[an error occurred while processing this directive]
Help
BBC OnePanorama

MORE PROGRAMMES

Last Updated: Monday, 25 April 2005, 16:31 GMT 17:31 UK
Your comments
Send your comments to Panorama

If you would like to comment on the "Britain's new migrants" programme, first broadcast on Sunday, 24 April 2005, please click here to find the e-mail form.

Simply fill in the form, complete with name, e-mail address, town and country and press the send button.

Due to the high number of e-mails we get we cannot guarantee to publish every single message we receive, however the e-mails published will reflect the balance of opinion. We may also edit some e-mails for legal reasons and for purposes of clarity and length.

The views expressed on these pages are not necessarily the views of the BBC. The e-mails published will be reflective of the balance of opinion received.


As we have no homes, jobs, doctors, dentists and hospital beds for British citizens, why are any immigrants and asylum seekers being allowed into Britain? Of course, the politicians who let them in do not lack any of the aforementioned.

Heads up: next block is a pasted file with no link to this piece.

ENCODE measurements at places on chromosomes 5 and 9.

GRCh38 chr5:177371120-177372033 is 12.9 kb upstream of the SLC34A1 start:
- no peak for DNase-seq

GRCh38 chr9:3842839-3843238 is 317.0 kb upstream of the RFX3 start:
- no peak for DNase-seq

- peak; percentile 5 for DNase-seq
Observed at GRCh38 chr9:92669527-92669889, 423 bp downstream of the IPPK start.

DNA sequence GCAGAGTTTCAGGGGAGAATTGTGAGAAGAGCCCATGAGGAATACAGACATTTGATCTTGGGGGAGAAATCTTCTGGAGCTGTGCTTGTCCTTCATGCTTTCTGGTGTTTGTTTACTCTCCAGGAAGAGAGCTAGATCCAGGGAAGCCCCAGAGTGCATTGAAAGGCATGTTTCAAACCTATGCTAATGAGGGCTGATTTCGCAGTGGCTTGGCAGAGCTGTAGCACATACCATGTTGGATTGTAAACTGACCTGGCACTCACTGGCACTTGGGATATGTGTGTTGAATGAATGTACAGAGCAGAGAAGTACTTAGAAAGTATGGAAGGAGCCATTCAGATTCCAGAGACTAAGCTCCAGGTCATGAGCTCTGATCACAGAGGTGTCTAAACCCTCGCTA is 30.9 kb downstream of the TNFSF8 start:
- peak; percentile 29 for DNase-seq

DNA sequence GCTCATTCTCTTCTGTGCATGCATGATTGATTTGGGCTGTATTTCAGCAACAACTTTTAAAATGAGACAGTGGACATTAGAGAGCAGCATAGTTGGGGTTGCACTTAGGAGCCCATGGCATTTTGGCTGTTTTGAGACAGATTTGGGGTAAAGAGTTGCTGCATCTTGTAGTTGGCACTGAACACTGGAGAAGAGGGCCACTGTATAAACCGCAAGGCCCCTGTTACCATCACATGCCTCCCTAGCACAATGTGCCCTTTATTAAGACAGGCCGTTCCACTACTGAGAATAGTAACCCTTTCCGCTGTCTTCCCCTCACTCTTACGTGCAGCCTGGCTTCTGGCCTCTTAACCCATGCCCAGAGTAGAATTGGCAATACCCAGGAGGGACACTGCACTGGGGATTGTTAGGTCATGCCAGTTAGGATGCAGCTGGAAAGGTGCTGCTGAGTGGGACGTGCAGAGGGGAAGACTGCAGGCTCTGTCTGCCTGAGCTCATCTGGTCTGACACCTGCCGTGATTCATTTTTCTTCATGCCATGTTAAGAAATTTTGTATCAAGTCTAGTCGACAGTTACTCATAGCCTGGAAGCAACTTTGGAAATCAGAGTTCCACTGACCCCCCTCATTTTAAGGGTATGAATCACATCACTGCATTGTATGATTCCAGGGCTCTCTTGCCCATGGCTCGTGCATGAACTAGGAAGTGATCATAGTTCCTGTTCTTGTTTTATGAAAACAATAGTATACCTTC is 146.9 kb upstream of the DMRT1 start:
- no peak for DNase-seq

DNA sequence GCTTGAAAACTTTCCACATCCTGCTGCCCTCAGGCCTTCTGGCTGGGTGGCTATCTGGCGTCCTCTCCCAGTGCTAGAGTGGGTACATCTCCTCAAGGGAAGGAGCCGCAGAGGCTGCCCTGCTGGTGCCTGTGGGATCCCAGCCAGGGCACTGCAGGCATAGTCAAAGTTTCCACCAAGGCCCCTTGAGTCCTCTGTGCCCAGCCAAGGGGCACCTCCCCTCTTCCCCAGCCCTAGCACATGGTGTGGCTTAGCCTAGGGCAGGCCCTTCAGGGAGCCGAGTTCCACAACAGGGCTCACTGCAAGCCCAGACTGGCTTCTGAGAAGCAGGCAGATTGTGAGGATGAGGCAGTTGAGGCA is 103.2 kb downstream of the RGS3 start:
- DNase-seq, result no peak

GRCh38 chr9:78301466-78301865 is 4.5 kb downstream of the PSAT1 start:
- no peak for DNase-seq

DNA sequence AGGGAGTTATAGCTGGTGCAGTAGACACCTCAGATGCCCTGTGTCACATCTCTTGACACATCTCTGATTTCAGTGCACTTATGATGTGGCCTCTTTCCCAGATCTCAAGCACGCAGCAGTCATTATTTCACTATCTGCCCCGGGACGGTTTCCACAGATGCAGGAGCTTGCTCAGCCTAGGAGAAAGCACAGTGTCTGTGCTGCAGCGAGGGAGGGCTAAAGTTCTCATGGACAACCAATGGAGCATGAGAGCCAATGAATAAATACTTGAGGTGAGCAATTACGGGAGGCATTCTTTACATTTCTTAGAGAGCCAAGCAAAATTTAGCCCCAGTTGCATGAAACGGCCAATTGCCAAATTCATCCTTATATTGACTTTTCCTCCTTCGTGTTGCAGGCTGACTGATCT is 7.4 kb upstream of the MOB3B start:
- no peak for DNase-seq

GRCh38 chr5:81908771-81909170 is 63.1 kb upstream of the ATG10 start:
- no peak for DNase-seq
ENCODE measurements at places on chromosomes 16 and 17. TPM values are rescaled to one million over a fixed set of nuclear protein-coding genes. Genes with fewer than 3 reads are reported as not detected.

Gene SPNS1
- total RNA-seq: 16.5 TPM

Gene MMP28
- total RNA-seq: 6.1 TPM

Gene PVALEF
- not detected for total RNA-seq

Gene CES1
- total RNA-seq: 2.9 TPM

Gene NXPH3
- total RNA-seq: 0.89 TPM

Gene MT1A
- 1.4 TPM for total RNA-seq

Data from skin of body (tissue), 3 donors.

Peter Martin, Romford, England

The reason that many British people do not wish to take these jobs is because the wages are too low. Too many economic migrants lower wages and working conditions for British people while lining the pockets of big business with bigger profits.
Sam Wright, London

Was this programme another party political broadcast by the BBC on behalf of the Labour Party?
S Tinder, Dereham, England.

Why then, if the facts portrayed are true, is the Government able to try and mislead us all without being challenged? Is not this the time to challenge Tony Blair whilst an election is taking place?
Phil Mcgrath, Ross on Wye, Herefordshire